Why skiing is becoming a popular holiday globally

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Dashing down a slope, the cool wind in your hair, beautiful scenery around you as you glide purposefully over soft, white powder…why would anyone not want to take a skiing holiday? Well, more and more people are starting to agree: the most recent Crystal Ski Industry Report – which measures the skiing market ‒ showed that the popularity in ski holidays for 2014 had grown for the first time in five years.

That’s something that Vancouver-based winter sports photographer and ski instructor Jim Decker would encourage. Jim Decker blogs to encourage families to engage with the slopes, not least because it gives him the chance to take beautiful portraits set against the stunning mountainous setting of British Columbia. After all, couples that marry on the slopes are likely to bring their children in later years – introducing a whole new generation to the snow.

But why the sudden rise in interest? The popularity of the most recent Winter Olympics certainly won’t have dampened enthusiasm. Sochi 2014 provided some of the most memorable sporting moments in recent history, with stars such as Ted Ligety, Julia Mancuso (US), Chemmy Alcott and Alain Baxter (GBR) swooping in to medal for their country, in exciting events such as the Super-G, Giant Slalom and Slopestyle. There’s nothing like watching experts in their field to make you want to take a lesson.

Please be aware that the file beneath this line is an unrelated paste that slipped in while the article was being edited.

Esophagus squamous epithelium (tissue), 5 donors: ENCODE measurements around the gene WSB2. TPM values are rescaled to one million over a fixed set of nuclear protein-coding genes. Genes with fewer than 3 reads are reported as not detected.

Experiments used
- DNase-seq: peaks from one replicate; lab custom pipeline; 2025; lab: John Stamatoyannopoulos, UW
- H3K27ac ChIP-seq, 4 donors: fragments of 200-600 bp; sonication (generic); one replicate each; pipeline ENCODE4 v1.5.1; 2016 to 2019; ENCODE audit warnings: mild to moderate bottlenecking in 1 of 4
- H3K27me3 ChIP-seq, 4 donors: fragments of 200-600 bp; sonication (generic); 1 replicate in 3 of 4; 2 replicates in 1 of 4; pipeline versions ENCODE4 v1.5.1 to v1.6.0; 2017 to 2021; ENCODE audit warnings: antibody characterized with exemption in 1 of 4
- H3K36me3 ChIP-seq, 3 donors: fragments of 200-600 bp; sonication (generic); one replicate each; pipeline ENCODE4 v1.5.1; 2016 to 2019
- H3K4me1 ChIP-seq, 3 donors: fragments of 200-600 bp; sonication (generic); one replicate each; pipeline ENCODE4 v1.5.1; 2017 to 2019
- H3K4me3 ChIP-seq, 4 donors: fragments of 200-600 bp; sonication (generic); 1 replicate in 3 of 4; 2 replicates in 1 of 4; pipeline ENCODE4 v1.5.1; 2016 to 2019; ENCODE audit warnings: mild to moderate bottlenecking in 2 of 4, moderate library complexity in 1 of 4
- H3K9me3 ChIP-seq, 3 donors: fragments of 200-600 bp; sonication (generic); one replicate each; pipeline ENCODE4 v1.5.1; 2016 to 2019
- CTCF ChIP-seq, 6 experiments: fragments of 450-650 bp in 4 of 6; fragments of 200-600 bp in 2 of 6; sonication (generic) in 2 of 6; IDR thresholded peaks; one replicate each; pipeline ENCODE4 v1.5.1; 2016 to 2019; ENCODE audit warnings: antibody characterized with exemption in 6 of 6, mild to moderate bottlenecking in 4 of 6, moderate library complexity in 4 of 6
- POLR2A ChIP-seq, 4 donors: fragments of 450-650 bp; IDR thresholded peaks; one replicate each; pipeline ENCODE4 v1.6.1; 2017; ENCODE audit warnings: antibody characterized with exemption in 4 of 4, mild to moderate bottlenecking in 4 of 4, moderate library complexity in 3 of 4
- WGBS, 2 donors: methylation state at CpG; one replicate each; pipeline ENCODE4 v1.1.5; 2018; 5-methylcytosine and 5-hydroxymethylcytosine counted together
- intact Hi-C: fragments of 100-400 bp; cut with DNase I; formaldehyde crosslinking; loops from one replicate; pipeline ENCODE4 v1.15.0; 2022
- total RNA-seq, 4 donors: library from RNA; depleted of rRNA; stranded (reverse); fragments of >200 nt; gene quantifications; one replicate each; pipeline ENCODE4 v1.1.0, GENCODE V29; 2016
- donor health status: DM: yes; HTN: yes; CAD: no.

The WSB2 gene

It also helps that funding into skiing has grown significantly in recent years. In the UK, UK Sport has recently announced that investment into winter sports will rise to £31m ($48.3m) by 2018, over double the figure that was spent in the run up to Sochi. That also applies to skiing specifically as well as the Paralympic version – proving that the sport is becoming more and more inclusive.

And it’s not just the usual countries of Austria, Canada, or France – more and more people are jetting off to less traditional countries, such as Italy, Bansko in Bulgaria, the Chilean Andes, and even Mount Herman in Israel’s Golan Heights. You can even ski in Hawaii, where Mauna Kea’s rare snowfall events produce great powder. Even the Middle East can offer families a fantastic time: the Iranian resort of Shemshak is at 2,550m (8,366 ft) but comes with gloriously blue skies.

Such a variety in destinations also means there is a wide spread of budgets: for those in Europe, a quick hop over to Romania or Slovakia is easy and, thanks to the rise of budget airlines, super cheap, while anyone in the US should look no further than a jump across the border to classic Canada.

It’s not just about cost, either: more people care about health now than ever before, and skiing is an excellent and enjoyable way to get fit, boosting flexibility and cardiovascular condition. And let’s not forget: without skiing there is no après ski! The spa industry is also growing at a rate of knots – the same knots, perhaps, that you’ll be able to get massaged away before you dip into your alpine hot tub. Bliss.

It’s simple – from a rise in interest in Olympic sports, a boost in funding alongside cheaper breaks, a whole host of destinations to choose from, to the promise of après ski ‒ skiing has never looked so cool.


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